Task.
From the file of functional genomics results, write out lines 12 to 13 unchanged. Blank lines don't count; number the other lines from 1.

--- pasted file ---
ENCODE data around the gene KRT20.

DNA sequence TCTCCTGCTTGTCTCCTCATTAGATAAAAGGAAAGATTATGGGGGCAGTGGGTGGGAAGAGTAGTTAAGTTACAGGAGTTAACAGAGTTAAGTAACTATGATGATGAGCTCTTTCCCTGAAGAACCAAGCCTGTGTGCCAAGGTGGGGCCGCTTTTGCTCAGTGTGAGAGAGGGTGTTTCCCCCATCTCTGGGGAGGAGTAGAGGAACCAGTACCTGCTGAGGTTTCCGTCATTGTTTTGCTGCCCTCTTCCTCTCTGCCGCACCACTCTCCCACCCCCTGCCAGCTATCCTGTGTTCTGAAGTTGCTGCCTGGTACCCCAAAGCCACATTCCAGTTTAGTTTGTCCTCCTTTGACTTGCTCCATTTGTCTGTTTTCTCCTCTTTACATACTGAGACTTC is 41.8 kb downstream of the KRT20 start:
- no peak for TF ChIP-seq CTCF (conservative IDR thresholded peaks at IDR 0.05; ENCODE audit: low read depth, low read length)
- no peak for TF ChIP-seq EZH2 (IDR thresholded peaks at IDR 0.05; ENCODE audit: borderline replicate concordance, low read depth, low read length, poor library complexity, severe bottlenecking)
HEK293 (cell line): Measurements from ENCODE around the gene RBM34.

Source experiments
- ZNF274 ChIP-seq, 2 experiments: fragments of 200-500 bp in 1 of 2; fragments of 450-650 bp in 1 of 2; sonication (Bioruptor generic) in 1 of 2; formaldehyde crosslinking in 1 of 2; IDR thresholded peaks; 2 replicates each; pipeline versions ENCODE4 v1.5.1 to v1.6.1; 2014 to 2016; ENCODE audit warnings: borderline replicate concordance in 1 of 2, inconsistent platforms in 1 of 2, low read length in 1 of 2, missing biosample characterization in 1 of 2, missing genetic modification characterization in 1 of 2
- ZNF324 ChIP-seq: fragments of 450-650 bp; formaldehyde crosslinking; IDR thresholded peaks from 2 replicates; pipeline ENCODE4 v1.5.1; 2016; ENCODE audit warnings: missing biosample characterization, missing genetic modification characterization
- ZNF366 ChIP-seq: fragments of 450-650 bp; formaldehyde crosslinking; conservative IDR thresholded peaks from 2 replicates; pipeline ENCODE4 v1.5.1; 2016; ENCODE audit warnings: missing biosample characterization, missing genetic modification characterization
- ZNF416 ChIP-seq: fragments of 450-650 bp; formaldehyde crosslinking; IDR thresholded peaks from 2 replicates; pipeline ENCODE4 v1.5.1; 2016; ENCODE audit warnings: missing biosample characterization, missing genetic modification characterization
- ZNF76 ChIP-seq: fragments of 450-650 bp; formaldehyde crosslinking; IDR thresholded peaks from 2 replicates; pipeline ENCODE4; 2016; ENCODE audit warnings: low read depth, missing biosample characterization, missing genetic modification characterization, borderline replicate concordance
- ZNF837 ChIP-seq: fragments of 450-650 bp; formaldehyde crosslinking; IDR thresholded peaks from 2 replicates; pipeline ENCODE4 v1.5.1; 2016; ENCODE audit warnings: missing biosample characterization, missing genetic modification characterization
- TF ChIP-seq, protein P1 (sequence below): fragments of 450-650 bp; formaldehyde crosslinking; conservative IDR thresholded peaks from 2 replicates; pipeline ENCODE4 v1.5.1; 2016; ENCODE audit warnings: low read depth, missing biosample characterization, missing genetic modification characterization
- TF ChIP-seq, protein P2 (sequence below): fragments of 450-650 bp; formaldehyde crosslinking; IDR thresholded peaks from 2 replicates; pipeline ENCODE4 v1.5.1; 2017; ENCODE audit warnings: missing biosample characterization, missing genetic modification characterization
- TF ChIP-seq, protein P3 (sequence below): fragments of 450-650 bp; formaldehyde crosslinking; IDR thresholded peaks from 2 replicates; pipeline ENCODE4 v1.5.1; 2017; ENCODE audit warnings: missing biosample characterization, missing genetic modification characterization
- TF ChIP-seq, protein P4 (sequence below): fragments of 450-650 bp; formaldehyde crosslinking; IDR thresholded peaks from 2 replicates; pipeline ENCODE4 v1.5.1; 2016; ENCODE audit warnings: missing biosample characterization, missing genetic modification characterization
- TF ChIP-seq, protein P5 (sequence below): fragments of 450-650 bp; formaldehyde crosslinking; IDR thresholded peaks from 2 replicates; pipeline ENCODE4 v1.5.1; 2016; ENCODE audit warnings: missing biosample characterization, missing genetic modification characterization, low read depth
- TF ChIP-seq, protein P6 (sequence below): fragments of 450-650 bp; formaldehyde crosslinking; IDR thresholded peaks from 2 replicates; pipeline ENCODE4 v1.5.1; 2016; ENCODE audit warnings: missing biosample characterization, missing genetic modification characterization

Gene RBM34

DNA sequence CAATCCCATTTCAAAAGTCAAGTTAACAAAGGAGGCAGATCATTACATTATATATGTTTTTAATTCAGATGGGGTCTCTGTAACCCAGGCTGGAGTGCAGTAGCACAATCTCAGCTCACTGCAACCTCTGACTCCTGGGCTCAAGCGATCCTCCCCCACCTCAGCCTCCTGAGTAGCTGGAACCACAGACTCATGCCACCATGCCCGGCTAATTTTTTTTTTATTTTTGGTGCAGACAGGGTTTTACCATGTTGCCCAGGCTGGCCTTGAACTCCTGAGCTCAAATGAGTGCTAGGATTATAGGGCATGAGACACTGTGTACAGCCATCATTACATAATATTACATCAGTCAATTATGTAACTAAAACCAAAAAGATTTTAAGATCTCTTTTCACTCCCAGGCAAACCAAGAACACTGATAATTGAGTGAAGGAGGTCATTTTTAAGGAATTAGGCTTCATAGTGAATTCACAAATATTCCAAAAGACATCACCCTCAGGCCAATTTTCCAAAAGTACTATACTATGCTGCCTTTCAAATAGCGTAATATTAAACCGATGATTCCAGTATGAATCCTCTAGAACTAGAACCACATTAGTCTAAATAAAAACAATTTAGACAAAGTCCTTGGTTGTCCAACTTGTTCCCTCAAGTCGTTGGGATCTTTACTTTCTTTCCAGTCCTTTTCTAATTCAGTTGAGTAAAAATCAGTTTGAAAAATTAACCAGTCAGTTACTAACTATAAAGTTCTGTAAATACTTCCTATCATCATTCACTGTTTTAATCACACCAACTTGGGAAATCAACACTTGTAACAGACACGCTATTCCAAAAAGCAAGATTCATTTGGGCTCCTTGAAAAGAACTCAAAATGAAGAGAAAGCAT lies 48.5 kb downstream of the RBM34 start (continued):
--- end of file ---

- ZNF837 ChIP-seq: fragments of 450-650 bp; formaldehyde crosslinking; IDR thresholded peaks from 2 replicates; pipeline ENCODE4 v1.5.1; 2016; ENCODE audit warnings: missing biosample characterization, missing genetic modification characterization
- TF ChIP-seq, protein P1 (sequence below): fragments of 450-650 bp; formaldehyde crosslinking; conservative IDR thresholded peaks from 2 replicates; pipeline ENCODE4 v1.5.1; 2016; ENCODE audit warnings: low read depth, missing biosample characterization, missing genetic modification characterization